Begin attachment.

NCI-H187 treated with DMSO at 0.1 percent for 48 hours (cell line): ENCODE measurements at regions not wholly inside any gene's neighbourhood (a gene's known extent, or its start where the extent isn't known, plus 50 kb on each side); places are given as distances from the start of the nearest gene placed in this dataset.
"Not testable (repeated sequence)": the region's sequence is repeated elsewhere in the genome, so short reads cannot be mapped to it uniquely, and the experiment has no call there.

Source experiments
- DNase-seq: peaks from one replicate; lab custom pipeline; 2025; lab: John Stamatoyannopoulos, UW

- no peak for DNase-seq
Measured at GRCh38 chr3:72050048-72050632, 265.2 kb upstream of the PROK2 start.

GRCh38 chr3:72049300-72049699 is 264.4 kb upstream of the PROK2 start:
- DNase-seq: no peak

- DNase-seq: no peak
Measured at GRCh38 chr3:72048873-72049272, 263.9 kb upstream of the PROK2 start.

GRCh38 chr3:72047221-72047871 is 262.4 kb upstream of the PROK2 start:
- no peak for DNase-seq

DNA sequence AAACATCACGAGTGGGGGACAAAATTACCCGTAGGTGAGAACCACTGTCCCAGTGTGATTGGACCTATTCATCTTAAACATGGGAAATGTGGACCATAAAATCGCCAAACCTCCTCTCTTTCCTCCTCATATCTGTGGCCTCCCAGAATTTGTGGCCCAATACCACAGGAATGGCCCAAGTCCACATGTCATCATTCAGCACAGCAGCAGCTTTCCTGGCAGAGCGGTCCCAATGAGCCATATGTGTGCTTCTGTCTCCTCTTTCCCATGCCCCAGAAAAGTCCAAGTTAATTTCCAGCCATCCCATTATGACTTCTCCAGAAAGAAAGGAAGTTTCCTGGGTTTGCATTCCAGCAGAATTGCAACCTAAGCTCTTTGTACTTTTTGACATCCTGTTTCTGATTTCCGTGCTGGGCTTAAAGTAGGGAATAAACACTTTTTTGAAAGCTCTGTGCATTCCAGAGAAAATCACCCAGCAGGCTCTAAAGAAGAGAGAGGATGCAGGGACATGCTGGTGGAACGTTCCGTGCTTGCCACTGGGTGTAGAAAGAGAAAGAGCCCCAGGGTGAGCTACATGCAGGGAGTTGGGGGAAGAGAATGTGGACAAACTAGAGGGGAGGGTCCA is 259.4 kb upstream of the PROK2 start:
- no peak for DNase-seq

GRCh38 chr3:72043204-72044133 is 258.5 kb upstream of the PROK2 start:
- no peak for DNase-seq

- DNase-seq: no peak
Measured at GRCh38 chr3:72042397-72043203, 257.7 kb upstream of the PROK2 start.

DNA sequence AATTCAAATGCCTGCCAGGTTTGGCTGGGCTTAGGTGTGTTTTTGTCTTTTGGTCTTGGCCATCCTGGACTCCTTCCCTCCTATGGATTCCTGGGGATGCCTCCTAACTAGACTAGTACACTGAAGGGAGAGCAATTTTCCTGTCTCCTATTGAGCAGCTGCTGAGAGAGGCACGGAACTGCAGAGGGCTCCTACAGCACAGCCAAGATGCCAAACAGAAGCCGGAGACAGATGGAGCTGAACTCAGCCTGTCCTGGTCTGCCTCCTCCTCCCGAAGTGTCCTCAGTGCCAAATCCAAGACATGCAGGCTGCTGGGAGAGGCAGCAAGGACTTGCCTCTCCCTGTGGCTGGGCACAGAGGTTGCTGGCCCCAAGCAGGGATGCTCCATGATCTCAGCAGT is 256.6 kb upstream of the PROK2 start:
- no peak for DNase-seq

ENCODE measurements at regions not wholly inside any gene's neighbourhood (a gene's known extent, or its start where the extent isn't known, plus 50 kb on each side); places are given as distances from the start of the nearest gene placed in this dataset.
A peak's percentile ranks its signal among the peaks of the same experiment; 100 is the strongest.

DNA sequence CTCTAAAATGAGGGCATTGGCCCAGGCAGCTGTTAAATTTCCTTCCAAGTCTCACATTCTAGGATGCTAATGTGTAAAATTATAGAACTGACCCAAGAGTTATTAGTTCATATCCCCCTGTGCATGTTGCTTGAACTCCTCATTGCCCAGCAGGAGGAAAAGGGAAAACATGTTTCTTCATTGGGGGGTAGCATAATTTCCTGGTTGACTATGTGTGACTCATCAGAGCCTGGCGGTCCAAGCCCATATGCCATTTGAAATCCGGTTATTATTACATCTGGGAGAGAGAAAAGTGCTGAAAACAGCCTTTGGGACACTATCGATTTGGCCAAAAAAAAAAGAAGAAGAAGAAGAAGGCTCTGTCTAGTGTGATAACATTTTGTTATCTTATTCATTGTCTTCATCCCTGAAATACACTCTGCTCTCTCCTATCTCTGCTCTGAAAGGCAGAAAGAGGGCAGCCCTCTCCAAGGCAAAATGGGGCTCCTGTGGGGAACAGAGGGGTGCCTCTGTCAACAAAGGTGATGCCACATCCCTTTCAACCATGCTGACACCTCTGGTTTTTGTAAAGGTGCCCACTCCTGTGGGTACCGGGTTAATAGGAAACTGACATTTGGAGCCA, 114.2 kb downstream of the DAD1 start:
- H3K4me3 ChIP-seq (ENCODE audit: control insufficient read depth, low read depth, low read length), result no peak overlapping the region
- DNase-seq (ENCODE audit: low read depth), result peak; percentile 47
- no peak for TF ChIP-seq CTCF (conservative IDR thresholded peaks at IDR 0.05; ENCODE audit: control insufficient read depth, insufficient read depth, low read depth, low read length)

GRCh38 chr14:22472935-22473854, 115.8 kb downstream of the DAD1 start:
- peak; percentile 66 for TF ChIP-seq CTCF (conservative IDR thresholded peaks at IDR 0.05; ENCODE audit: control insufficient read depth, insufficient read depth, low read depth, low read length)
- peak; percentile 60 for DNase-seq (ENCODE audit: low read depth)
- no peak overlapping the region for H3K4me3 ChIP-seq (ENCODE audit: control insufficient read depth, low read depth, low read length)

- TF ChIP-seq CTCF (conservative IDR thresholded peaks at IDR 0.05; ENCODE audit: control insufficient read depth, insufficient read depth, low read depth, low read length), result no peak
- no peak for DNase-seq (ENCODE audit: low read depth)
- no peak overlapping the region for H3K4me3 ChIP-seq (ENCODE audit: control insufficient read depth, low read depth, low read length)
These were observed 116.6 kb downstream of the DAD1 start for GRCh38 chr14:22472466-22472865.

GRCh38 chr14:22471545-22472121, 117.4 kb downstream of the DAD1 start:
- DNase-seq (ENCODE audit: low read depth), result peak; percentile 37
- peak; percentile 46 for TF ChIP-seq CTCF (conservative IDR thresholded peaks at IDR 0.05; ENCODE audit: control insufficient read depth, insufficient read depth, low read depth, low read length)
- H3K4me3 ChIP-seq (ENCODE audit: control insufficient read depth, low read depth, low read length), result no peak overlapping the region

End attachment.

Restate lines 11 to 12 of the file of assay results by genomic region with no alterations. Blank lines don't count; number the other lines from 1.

GRCh38 chr3:72047221-72047871 is 262.4 kb upstream of the PROK2 start:
- no peak for DNase-seq